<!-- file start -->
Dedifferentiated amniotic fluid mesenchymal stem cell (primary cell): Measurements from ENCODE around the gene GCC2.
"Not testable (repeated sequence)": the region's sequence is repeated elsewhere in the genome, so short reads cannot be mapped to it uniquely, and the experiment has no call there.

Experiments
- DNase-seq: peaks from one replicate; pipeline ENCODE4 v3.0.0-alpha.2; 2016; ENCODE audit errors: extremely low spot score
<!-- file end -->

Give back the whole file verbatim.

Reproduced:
Dedifferentiated amniotic fluid mesenchymal stem cell (primary cell): Measurements from ENCODE around the gene GCC2.
"Not testable (repeated sequence)": the region's sequence is repeated elsewhere in the genome, so short reads cannot be mapped to it uniquely, and the experiment has no call there.

Experiments
- DNase-seq: peaks from one replicate; pipeline ENCODE4 v3.0.0-alpha.2; 2016; ENCODE audit errors: extremely low spot score